3. Train, train, train — and then train some more. Millennials might be overeducated for their entry-level jobs, but you should still provide them with extensive training. Baby boomer parents have instilled millennials with an appreciation for continued education. By offering comprehensive training to new hires, you’ll draw top young talent to your organization. Plus, millennials are typically enthusiastic learners who will implement the strategies and techniques they are taught. The more training you provide, the more effective they will be.

4. Focus on what they do — not when. The idea of a 9-to-5 workday is not just foreign to most millennials; it’s abhorrent. If left to their own devices, these young salespeople might head off to the gym at noon, but that doesn’t mean they’re not hardworking. They’ll likely to stay late at work to finish what they have to do.

Many organizations struggle to manage their millennial salespeople by requiring that they work certain hours. This is unnecessary and harmful to productivity. Millennials are famous for demanding work-life balance. If they sense that their employer lacks an appreciation for work-life equilibrium, their morale may plummet and they might consider other job options.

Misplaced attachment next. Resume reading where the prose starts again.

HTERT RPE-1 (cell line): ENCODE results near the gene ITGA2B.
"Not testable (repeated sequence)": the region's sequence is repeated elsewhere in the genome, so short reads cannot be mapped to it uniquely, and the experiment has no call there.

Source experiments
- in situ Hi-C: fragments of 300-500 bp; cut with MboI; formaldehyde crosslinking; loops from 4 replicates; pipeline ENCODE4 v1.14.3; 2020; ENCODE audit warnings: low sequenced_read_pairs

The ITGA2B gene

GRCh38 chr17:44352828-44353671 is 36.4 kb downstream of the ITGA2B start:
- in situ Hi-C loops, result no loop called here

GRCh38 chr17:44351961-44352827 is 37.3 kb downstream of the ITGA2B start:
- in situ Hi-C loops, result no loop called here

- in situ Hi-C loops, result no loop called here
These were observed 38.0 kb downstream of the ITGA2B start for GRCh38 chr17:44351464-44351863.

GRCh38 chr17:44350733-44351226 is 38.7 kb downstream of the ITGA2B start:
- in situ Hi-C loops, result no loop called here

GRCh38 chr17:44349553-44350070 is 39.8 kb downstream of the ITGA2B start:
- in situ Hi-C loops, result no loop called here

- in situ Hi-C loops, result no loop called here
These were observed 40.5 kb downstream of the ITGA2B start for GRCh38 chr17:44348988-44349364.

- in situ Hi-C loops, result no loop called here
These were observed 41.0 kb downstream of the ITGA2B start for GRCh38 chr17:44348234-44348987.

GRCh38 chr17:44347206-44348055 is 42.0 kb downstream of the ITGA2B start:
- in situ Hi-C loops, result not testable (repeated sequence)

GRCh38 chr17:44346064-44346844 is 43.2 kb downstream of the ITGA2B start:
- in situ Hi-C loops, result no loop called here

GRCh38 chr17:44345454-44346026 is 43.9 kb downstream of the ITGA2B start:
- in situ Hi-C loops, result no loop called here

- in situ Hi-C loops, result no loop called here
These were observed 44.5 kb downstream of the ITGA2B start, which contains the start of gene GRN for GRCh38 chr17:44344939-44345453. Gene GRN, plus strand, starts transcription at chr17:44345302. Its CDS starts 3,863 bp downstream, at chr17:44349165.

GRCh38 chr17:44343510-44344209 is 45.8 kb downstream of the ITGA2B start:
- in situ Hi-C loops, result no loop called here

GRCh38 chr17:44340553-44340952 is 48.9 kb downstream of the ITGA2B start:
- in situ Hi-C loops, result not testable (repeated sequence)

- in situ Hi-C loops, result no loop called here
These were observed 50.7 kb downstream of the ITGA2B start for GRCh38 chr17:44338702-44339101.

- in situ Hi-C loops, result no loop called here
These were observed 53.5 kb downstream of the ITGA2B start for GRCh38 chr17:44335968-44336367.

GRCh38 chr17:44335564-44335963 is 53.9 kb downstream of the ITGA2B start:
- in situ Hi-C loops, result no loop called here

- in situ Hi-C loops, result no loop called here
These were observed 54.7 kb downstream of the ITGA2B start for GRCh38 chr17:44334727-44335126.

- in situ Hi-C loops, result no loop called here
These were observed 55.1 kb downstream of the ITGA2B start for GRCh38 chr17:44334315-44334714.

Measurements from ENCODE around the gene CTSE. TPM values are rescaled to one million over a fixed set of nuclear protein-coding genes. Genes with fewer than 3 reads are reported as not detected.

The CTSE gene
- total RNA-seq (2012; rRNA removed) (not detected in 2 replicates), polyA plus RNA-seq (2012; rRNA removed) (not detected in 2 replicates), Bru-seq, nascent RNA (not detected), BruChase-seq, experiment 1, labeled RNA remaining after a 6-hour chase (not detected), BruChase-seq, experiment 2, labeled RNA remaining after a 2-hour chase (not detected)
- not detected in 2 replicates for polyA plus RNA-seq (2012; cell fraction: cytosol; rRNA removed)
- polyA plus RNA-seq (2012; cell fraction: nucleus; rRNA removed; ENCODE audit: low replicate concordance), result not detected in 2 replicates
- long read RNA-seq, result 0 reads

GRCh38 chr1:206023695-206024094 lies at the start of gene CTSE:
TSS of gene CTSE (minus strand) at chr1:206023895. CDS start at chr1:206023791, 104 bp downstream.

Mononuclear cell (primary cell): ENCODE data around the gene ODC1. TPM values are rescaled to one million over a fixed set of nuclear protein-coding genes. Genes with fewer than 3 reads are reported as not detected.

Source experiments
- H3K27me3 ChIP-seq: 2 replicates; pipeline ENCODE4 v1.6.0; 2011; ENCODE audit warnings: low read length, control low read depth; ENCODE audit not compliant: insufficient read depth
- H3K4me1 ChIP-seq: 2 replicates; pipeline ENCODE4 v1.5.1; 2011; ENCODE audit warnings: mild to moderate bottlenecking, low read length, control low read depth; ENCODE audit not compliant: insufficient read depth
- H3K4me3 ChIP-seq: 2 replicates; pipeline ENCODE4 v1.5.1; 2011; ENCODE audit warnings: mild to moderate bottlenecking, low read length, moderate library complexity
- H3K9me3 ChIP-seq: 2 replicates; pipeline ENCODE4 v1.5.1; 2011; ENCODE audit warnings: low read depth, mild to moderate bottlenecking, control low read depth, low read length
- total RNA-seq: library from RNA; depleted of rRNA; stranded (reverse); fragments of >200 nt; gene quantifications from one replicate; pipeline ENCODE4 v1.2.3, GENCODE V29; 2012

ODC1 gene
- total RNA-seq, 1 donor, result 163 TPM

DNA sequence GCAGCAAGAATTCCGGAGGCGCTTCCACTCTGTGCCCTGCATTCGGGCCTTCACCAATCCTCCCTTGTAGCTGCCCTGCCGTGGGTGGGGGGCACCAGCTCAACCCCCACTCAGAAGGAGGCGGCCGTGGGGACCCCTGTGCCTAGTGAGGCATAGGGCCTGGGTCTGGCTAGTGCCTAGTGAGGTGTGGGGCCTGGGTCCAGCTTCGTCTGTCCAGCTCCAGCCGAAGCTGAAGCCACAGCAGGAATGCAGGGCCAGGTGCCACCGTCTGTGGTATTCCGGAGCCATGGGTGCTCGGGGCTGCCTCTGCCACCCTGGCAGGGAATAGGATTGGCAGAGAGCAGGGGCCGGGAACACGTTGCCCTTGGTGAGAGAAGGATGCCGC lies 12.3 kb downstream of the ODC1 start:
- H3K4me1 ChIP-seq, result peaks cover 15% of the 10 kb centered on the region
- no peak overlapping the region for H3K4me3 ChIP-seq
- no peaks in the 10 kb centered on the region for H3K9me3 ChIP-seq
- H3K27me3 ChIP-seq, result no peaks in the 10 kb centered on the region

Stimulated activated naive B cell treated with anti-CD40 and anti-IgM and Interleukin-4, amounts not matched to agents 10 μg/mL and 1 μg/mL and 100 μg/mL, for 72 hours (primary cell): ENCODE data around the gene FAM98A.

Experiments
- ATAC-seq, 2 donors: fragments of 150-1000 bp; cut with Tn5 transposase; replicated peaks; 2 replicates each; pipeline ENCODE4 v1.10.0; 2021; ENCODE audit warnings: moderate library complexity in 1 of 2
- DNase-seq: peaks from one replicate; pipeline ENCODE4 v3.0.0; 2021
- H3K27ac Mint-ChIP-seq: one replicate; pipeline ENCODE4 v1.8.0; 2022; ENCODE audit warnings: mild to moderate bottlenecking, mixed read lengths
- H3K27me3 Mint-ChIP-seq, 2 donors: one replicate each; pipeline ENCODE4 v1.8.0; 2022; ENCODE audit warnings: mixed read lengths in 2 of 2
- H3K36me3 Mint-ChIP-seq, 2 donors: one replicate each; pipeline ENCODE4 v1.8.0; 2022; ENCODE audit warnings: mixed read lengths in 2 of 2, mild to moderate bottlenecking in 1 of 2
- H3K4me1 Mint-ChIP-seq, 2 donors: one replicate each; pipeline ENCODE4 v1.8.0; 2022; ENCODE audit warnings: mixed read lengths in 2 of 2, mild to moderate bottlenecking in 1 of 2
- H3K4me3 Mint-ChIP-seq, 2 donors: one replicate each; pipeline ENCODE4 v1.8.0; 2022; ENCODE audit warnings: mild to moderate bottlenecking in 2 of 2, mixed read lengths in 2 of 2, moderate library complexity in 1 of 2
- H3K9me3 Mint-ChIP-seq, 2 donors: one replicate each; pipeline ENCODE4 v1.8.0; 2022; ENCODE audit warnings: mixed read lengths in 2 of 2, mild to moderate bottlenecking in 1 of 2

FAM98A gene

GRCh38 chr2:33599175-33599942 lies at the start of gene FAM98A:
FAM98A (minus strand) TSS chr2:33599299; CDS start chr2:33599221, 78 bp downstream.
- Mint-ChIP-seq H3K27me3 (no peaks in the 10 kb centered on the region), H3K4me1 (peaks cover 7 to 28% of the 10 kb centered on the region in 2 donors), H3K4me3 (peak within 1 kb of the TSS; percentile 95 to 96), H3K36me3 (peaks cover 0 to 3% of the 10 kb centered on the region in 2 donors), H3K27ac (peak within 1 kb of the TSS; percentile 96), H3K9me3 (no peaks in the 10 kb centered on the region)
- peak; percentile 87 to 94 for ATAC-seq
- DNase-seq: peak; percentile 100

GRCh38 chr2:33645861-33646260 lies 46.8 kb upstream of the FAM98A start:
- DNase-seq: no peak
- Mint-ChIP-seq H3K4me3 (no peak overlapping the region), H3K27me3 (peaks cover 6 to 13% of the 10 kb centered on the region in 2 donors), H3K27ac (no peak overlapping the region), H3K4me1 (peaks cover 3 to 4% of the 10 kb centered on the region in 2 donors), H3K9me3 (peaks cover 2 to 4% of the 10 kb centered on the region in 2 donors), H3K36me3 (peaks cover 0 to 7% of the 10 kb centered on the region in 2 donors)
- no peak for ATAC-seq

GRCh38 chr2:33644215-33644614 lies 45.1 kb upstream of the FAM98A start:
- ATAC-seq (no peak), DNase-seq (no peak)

So instead of setting a rigid work schedule, give your millennial sales team specific daily or weekly sales-activity goals: a certain number of calls, meetings to arrange or events to attend. Then let them work according to the schedule that enables them to be the most productive.

5. Give them lots of feedback. There’s a reason why millennials are called Trophy Kids! This generation wants glowing recognition — and lots of it. Remember that this generation grew up receiving awards and trophies for nearly every endeavor, whether it’s taking last place at a Little League tournament or fifth place at a science fair. Capitalize upon this by giving lots of feedback. Knowing that their manager thinks they’re doing a great job can be a terrific motivator. Millennials aim high when it comes to work achievement and are exceptionally open to constructive criticism if it will translate to more success, faster.